• Enjoyment of strong and spicy flavours.
  • Alertness after consuming intense flavours.
  • Desire for specific textures (e.g., crunchy).

Strategies for Gustatory Under-Responsivity:

  • Integrate diverse and interesting flavours into diet.
  • Include flavoured gum for focus.
  • Carry crunchy or chewy snacks.

Gustatory Over-Responsivity (Sensory Avoiding)

Those over-responsive to taste may display aversions to new foods, textures, and temperatures.

Gustatory Over-Responsivity May Include:

  • Heightened sensitivity to food.
  • Limited food variety and aversion to new items.
  • Discomfort with mixed textures.
  • Avoidance of public eating situations.

Strategies for Gustatory Over-Responsivity:

  • Choose mellow-flavoured toothpaste.
  • Maintain a calm eating environment.
  • Create a list of "safe foods" for public settings.
  • Introduce new foods gradually and playfully.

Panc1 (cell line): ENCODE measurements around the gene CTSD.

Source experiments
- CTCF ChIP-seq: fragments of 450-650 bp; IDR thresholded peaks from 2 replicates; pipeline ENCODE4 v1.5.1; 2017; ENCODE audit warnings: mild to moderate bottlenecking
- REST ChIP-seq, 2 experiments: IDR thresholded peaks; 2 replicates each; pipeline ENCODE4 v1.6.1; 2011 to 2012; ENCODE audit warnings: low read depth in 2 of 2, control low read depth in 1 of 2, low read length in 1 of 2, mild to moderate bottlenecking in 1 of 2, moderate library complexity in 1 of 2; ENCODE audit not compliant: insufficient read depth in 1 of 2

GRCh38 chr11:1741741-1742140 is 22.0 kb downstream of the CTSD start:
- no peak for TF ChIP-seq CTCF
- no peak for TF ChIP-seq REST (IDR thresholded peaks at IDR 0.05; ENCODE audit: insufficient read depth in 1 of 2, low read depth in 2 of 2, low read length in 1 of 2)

Olfactory Sensation

Olfactory receptors in the nose process smells, triggering memories and emotions. Differences in olfactory processing can result in hyposensitivity or hypersensitivity to smells.

Olfactory Under-Responsivity (Sensory Seeking).

Under-responsive individuals may not register strong smells, impacting their ability to detect potential dangers.

Olfactory Under-Responsivity May Include:

  • Limited awareness of strong odours.
  • Difficulty identifying spoiled or harmful substances.
  • Frequent smelling of objects.

Strategies for Olfactory Under-Responsivity:

  • Utilise essential oils and scents.
  • Incorporate scented play items.
  • Engage in scent-based activities.

Olfactory Over-Responsivity (Sensory Avoiding).

Over-responsive individuals are sensitive to smells, often reacting strongly to environmental scents.

Olfactory Over-Responsivity May Include:

  • Strong reactions to various smells.
  • Physical responses like nausea and headaches.
  • Avoidance of specific scents.

Strategies for Olfactory Over-Responsivity:

  • Opt for fragrance-free products.
  • Maintain well-ventilated spaces.
  • Use preferred scents to mask unpleasant smells.